Flanders: The best race of the year?

Will it be Boonen again, or Hincapie?

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After a great opening to the Classics season at San Remo, it’s been interesting to see who’s been doing what in the run-up to Flanders this Sunday. Usually you’d expect Quick Step and Tom Boonen to be at the very forefront of things, but instead the best performer up north so far has been the surprising figure of Sylvain Chavanel. He looks a decent bet for Sunday, when he certainly won’t be given as much leeway as Jacky Durand was when he was the last French winner.

But if there is going to be a winner from outside Belgium and Italy, I’d expect it to be High Road’s George Hincapie. His form looks to be coming together nicely for Roubaix, but I don’t expect him to be too far away from the podium in Flanders if things go his way, which so often they have not seemed to.

But whoever wins, I’ll be happy to devote most of my afternoon to the race. Flanders was the first Classic I ever reported on back in the mid-1990s when Gianni Bugno beat Johan Museeuw by a tyre’s width and I spent the day being driven around the route by a gent called Paul Wellens. He knew the course like the back of his hand and I asked one of my fellow passengers if he’d been a pro. Not only had he raced at the top level, he’d finished sixth in the 1978 Tour, Bernard Hinault’s first win. I kept pretty quiet after that.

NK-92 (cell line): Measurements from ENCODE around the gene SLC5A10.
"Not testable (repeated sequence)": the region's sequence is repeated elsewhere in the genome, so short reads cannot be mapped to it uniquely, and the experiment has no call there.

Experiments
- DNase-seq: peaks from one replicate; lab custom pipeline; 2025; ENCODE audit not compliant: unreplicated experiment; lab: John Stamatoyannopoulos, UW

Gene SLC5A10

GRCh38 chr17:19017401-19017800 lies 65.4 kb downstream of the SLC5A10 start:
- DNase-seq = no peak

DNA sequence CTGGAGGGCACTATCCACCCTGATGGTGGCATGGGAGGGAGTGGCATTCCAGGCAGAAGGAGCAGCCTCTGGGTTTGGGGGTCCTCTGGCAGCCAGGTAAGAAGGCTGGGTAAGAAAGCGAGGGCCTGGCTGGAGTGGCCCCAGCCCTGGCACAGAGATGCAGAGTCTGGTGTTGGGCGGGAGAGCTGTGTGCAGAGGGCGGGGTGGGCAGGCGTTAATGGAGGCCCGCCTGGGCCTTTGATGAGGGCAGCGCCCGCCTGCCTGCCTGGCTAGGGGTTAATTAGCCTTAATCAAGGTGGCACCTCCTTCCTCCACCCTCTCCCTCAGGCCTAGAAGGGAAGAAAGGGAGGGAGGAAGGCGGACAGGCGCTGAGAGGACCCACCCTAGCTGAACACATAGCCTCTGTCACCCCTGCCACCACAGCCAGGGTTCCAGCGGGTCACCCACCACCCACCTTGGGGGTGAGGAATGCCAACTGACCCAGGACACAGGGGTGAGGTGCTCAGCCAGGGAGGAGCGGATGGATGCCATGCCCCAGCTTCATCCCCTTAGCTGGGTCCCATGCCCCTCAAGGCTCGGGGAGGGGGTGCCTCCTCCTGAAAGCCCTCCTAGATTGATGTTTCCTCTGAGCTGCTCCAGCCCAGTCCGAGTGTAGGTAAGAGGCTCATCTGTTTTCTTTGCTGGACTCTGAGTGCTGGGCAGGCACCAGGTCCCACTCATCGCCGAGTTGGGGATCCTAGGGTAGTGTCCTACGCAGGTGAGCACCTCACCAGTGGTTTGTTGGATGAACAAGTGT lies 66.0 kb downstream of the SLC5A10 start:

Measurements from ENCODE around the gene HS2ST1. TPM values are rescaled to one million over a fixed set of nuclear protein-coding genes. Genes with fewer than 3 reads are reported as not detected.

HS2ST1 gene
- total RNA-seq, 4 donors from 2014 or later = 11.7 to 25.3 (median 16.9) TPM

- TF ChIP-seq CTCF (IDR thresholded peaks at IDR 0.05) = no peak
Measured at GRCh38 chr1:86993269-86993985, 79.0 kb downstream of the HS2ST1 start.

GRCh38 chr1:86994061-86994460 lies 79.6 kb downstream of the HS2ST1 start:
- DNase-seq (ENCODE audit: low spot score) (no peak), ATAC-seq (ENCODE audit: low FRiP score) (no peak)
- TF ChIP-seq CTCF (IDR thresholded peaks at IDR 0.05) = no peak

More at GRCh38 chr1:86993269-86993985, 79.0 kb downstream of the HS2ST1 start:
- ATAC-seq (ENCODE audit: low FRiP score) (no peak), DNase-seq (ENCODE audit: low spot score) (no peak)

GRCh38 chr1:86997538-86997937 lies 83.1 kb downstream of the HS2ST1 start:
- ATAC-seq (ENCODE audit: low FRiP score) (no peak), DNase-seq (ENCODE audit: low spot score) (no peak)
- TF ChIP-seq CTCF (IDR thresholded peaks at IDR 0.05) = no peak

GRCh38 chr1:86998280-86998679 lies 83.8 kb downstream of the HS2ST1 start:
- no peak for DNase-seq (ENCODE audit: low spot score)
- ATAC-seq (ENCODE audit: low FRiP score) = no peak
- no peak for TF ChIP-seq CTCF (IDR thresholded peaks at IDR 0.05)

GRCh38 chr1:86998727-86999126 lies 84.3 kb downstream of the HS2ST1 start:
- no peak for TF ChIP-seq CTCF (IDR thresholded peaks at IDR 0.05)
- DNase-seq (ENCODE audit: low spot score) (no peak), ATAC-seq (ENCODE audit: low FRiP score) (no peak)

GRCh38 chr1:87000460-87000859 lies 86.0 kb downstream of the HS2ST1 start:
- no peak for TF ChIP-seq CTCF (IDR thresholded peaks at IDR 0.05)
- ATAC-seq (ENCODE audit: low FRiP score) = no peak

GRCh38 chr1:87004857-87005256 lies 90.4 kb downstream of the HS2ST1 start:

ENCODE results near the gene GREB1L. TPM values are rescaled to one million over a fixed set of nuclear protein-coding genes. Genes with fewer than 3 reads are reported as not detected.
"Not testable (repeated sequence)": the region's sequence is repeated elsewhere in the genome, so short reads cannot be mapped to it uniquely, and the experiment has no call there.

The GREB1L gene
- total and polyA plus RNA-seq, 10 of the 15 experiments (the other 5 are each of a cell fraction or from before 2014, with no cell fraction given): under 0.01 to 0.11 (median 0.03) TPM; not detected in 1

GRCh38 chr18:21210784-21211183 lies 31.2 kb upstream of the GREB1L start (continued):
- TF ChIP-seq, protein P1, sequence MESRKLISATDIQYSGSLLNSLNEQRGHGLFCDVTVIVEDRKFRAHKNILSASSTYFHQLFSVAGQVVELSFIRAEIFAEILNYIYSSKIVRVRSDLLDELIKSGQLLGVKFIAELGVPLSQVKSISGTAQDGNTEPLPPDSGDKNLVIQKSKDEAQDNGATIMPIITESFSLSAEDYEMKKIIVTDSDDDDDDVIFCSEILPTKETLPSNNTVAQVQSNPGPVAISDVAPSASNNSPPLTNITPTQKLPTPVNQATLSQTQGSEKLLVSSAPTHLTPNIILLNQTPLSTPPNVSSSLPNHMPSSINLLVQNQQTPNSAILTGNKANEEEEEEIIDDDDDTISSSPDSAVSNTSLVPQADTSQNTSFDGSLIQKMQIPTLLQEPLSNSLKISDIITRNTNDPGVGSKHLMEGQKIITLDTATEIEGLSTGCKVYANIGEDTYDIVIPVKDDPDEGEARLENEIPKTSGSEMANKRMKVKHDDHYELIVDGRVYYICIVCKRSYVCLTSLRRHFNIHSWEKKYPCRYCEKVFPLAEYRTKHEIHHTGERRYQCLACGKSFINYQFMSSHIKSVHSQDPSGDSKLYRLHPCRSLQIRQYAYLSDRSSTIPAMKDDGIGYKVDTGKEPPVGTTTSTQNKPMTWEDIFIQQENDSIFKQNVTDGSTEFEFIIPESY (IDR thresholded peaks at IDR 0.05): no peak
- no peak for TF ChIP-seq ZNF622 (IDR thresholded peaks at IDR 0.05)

Since then I’ve been back to Flanders a number of times. It’s one of those races you can see several times, but the short cuts are now so well known that viewing options are becoming more and more limited. The last time I went I decided just to stick on the Oude Kwaremont for as much of the day as possible. Frites, mayonnaise and Belgian beer in front of a big screen set me up nicely. And I reckon that’s the best way to experience a race that is as big in Flanders as the Grand National is in Britain or the Superbowl in the US.

Like those events, Flanders provides a great insight into the locals, who will all be desperate for a local winner, ideally beating a Dutchman into second place. And my impression is that Boonen might just be that winner, having held himself back over recent races for the one event that can make his season in the eyes of his most fervent fans and critics.

So, for me it’s Tom to win, George second and maybe a podium place for Chavanel. I only wish I was on the Oude Kwaremont to see it.



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